Previous studies have shown that genetic variants in CYP2C9 and VKORC1 can explain approximately one third of the interpatient warfarin dose variance and are more strongly associated with a stable warfarin dose than all other known patient factors [10] [14] [15]. Results from our study revealed that the patient with the genotype of VKORC1-1639G^A (AA) needed lower daily warfarin doses than VKORC1-1639G^A (GA), while CYP2C9 1075A^C did not contribute to dose variability in extremely elderly patients. The difference between our study and previous studies may be due to the race and age. Compared with other racial groups, the prevalence of CYP2C9 1075A^C is lower in Asians and the variation of CYP2C9 1075A^C has less effect on warfarin TTR [16]. Meanwhile, the contribution of VKORC1-1639G^A was much larger than that of CYP2C9 1075A^C, which was consistent with previous research results [17] [18]. In the multivariate regression analysis, only age, diabetes history and VKORC1-1639G^A was retained in our final algorithm. Increasing age, variant genotypes of VKORC1-1639G^A (AA) were negatively associated with warfarin dose while diabetes history showed positive correlations. The results of age and VKORC1-1639G^A is consistent with almost all previous studies. There are

Table 4. Final model produced by stepwise regression analysis.

Abbreviations: VKORC1, vitamin K-epoxide reductase.

also some studies about the diabetes status and warfarin maintenance doses. But the results were inconsistent. The Hillman groups [19] found that no univariate correlation between diabetes and warfarin maintenance dose. While Lenzini groups [20] found a negative correlation between diabetes and warfarin dose, while the Garcia group [21] and Jinxing Chen group [17] observed a positive correlation between diabetes and warfarin dose. Our result showed that in extreme elderly Chinese Patients, patients with diabetes got a relatively higher dose of warfarin (2.52 ± 0.69 mg/day vs. 1.95 ± 0.59 mg/day, P = 0.014). In the final regression model, diabetes also showed a significant association (P = 0.024). In many previous studies, smoking status, amiodarone and antiplated drug use were included in the final regression models. However, as our patients were extremely elderly patients, there were no smoking people and patients used amiodarone, and antiplatelet drug was excluded before recruit.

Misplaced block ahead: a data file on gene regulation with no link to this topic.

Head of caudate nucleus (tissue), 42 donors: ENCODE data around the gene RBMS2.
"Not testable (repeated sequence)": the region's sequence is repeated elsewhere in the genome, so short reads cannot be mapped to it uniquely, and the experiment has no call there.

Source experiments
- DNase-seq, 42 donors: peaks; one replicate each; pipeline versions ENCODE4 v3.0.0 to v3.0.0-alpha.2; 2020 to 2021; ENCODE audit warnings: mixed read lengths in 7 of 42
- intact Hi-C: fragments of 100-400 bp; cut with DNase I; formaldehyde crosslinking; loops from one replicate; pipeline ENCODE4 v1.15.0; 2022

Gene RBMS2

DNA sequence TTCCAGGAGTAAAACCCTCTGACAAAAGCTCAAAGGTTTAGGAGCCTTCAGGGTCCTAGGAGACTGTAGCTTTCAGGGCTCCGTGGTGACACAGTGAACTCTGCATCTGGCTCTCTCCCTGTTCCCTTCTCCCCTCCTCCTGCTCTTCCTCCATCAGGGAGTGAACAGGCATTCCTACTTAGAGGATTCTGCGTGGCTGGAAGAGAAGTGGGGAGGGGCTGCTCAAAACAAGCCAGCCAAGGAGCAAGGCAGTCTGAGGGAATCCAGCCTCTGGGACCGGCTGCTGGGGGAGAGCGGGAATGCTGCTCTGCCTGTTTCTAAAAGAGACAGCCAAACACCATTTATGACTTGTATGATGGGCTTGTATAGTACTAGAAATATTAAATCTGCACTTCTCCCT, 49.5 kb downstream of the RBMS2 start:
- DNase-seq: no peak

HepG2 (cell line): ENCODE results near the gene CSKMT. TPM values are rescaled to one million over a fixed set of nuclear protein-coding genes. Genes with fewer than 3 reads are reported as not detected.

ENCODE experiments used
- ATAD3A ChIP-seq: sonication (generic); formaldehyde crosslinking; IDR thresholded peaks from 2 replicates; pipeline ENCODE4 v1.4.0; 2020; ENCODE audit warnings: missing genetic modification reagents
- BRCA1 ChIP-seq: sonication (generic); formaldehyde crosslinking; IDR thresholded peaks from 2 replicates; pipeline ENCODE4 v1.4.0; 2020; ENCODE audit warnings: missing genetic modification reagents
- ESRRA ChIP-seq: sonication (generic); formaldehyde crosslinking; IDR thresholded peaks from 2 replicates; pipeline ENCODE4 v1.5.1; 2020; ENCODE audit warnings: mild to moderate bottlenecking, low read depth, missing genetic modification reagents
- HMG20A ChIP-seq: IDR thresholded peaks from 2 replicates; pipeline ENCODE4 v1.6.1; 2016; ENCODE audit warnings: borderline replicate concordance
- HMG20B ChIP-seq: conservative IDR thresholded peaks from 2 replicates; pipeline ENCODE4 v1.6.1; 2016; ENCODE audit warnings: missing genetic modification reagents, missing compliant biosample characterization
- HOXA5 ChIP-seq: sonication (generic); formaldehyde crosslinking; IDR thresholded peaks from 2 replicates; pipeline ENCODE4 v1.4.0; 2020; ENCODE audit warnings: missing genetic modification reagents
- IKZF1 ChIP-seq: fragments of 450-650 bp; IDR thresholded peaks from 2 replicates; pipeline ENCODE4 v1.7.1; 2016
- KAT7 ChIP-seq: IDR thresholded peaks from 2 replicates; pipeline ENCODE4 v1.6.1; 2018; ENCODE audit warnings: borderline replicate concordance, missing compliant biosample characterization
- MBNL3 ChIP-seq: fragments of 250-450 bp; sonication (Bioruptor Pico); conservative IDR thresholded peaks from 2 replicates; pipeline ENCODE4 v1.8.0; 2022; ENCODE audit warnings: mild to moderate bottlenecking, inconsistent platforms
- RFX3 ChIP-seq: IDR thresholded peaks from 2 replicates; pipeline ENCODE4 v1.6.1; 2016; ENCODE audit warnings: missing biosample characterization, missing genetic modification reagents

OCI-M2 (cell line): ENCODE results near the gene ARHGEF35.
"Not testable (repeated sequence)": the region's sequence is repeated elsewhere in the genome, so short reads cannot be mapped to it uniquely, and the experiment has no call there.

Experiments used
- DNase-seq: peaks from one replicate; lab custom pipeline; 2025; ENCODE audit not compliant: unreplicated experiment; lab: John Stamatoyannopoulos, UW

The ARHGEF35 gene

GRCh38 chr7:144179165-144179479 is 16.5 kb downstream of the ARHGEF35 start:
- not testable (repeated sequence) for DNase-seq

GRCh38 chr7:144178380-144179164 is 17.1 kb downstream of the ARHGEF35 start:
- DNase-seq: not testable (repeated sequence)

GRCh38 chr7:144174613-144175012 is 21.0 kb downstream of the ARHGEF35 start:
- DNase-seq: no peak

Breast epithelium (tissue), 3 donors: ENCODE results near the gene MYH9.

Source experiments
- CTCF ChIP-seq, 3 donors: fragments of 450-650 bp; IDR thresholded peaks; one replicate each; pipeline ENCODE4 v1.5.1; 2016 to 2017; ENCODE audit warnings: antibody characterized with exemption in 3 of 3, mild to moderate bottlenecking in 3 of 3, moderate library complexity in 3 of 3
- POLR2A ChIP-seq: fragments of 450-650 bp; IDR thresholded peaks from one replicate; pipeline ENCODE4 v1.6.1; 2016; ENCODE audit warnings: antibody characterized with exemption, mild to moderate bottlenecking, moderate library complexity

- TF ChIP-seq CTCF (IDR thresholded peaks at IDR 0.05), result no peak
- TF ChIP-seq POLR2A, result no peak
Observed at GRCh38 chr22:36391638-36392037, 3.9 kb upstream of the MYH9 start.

Several limitations exist in our study. First, these are results from a single center in China. Therefore we can’t extend our findings to other racial groups. Second, there were only 40 patients in our study, relatively small number were examined and owing to the small number and we didn’t study vascular events. Lastly, this is a retrospective study. Further prospective and multi-center studies are needed to confirm our findings and the ischemic and hemorrhagic events need to be studied in the further study.

5. Conclusion

In summary, results in our study show that the genetic factors VKORC1 (-1639G^A) and non-genetic factors such as age and diabetes history are important in determining the warfarin stable daily doses in Chinese extreme elderly NVAF patients. It may be potentially useful in guiding prescribers to make decision on warfarin dosing in age ≥ 80 years patients.


This study is supported by the National Scientific Foundation of China (NSFC No. 81100123). We gratefully thank the help of Miao Guo and the Research Institute of pharmacy of the First Affiliated Hospital of Nanjing Medical University.

Cite this paper: Wang, S. , Wu, J. , Men, C. and Guo, Y. (2020) Analysis of the Impact Factors on a Stable Warfarin Dose in Extreme Elderly (Age ≥ 80 Years) Chinese Patients with Non-Valvular Atrial Fibrillation. World Journal of Cardiovascular Diseases, 10, 329-336. doi: 10.4236/wjcd.2020.105031.

[1]   Zhou, Z. and Hu, D. (2008) An Epidemiological Study on the Prevalence of Atrial Fibrillation in the Chinese Population of Mainland China. The Journal of Epidemiology, 18, 209-216.

[2]   Lin, H.J., Wolf, P.A., Kelly-Hayes, M., Beiser, A.S., Kase, C.S., Benjamin, E.J. and D’Agostino, R.B. (1996) Stroke Severity in Atrial Fibrillation. The Framingham Study. Stroke, 27, 1760-1764.

[3]   Pitt, A., Ruff, C.T. and Giugliano, R.P. (2016) Non-Vitamin K Antagonist Oral Anticoagulants in Atrial Fibrillation. Hematology/Oncology Clinics of North America, 30, 1019-1034.

[4]   Go, A.S., Hylek, E.M., Borowsky, L.H., Phillips, K.A., Selby, J.V. and Singer, D.E. (1999) Warfarin Use among Ambulatory Patients with Nonvalvular Atrial Fibrillation: The Anticoagulation and Risk Factors in Atrial Fibrillation (ATRIA) Study. Annals of Internal Medicine, 131, 927-934.